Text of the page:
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Having A Best Friend In Your Teenage Years Could Benefit You For Life

Researchers aren't sure why strong relationships in adolescence seem to pay dividends later in life, but one hypothesis is that those bonds act as a buffer against depression and insults.
Maria Fabrizio for NPR
Researchers aren't sure why strong relationships in adolescence seem to pay dividends later in life, but one hypothesis is that those bonds act as a buffer against depression and insults.

David Thomas and I met when we were about 5 years old. We celebrated his 26th birthday last weekend, marking roughly two decades of friendship. Once, while walking down the street, a man looked at us and said, "Ain't it Harold and Kumar!" He was almost certainly making light of our race, but perhaps he also saw how comfortable we were with each other. The comparison fits in more ways than one since David is my oldest and closest friend.

David is an M.D.-Ph.D. student now, and I'm a science reporter. We've both read research on the effect friendships can have on mental health, and a study published Monday in Child Development seemed particularly relevant to us. The research suggests that bonds from adolescence might have an outsized role in a person's mental health for years.

"The findings are giving us some good evidence for the importance of adolescent friendships, not just short-term but into adulthood," says Catherine Bagwell, a psychologist at Emory University's Oxford College, who was not involved with the study. "We haven't had too many robust, rigorous findings like this."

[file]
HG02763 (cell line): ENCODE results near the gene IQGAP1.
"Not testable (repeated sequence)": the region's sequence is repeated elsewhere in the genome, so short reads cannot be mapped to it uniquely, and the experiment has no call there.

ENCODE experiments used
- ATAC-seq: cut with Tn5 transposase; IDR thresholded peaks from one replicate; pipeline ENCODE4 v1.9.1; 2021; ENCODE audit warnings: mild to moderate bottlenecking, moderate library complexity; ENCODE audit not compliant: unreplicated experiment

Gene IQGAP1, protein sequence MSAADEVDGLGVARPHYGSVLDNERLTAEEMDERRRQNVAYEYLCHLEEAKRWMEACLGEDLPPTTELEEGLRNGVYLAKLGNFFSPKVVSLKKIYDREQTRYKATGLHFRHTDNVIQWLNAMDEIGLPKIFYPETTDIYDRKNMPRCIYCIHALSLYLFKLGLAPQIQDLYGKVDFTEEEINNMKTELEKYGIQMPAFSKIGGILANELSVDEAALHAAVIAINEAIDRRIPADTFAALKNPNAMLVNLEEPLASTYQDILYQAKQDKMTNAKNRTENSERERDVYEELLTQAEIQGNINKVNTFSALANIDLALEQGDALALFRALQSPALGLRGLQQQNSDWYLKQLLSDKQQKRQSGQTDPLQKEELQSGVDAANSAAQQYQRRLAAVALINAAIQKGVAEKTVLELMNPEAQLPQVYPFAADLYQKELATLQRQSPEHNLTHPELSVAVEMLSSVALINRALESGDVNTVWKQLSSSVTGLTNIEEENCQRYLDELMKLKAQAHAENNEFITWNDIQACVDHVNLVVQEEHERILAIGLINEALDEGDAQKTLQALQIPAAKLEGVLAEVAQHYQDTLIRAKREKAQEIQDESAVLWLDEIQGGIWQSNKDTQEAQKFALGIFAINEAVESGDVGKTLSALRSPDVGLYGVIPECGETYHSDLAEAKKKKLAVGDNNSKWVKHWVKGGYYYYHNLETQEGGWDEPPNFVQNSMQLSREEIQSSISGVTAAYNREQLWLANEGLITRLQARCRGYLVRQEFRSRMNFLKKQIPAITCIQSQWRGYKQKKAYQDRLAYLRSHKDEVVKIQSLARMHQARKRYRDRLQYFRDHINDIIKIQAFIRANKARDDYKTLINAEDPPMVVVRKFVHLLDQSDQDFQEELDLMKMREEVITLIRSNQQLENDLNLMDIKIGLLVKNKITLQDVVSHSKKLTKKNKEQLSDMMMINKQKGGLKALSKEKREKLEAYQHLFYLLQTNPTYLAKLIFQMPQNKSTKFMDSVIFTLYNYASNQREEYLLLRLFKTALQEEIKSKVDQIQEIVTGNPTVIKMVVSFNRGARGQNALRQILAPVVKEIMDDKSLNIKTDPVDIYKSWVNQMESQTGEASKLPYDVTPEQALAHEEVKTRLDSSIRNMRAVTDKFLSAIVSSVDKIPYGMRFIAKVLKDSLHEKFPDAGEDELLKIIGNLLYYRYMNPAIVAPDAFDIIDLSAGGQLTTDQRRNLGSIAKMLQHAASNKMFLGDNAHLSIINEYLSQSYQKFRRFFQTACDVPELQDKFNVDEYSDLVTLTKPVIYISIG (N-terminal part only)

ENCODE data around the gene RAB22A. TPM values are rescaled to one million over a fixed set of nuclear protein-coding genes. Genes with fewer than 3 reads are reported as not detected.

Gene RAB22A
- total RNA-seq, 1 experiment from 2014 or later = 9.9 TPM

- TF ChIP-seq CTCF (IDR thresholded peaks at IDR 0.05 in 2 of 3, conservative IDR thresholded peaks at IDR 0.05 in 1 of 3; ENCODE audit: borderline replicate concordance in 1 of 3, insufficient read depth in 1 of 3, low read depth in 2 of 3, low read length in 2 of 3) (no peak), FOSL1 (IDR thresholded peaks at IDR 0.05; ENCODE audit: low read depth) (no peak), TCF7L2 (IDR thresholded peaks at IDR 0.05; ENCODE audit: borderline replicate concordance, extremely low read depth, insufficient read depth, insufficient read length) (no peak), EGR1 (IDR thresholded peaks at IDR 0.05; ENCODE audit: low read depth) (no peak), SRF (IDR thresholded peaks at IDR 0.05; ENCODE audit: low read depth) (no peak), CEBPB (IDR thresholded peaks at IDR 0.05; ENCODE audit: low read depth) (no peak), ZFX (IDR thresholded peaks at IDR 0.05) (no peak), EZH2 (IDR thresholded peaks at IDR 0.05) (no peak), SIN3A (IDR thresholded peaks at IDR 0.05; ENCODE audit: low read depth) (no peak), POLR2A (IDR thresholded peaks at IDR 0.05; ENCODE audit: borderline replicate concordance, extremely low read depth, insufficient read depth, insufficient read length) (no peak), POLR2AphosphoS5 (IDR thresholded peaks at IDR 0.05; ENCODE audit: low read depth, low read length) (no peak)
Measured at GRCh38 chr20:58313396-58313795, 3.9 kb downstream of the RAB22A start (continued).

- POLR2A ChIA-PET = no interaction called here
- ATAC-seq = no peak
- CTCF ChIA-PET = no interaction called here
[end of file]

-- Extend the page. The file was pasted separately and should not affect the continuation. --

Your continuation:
The researchers followed 169 people for 10 years, starting when they were 15 years old. At age 15 and again at 16, the participants were asked to bring in their closest friends for one-on-one interviews with the researchers.

"[They were asked] how much trust there is, how good communication is and how alienated they feel in the relationship," says Rachel Narr, the lead author on the study and a doctoral student in psychology at the University of Virginia. Each year, the original participants were also given questionnaires to assess levels of anxiety, depression and self-worth.

Narr says that when she watched videos made in the early years of the study of the teens asking their best friends for advice or support or talking through a disagreement, it was easy to tell which relationships were strong. "These teens tend to be open with one another about difficult topics, and they're more engaged with one another and helping the other person and connecting with the other person," she says.

Those strong relationships are paying dividends in adulthood, the study found. When the researchers evaluated the participants at the conclusion of the study, the ones who had close, emotional links showed improvement in their levels of anxiety, depression and self-worth. In other words, they reported less depression and anxiety and more self-worth at 25 than they had at 15 and 16.

"It surprised me how much better they were doing," Narr says. While the researchers believe there is more driving the drop in depressive symptoms than just the friendships, they're confident the strong relationships play a meaningful part.

Those who had more stable relationships — who brought the same best friend to the study at 15 and again at 16 — seemed to do the best, Narr says. The participants who didn't exhibit the same kind of closeness with their friends didn't show much change in symptoms of depression and anxiety or in their sense of self-worth over the study's 10 years.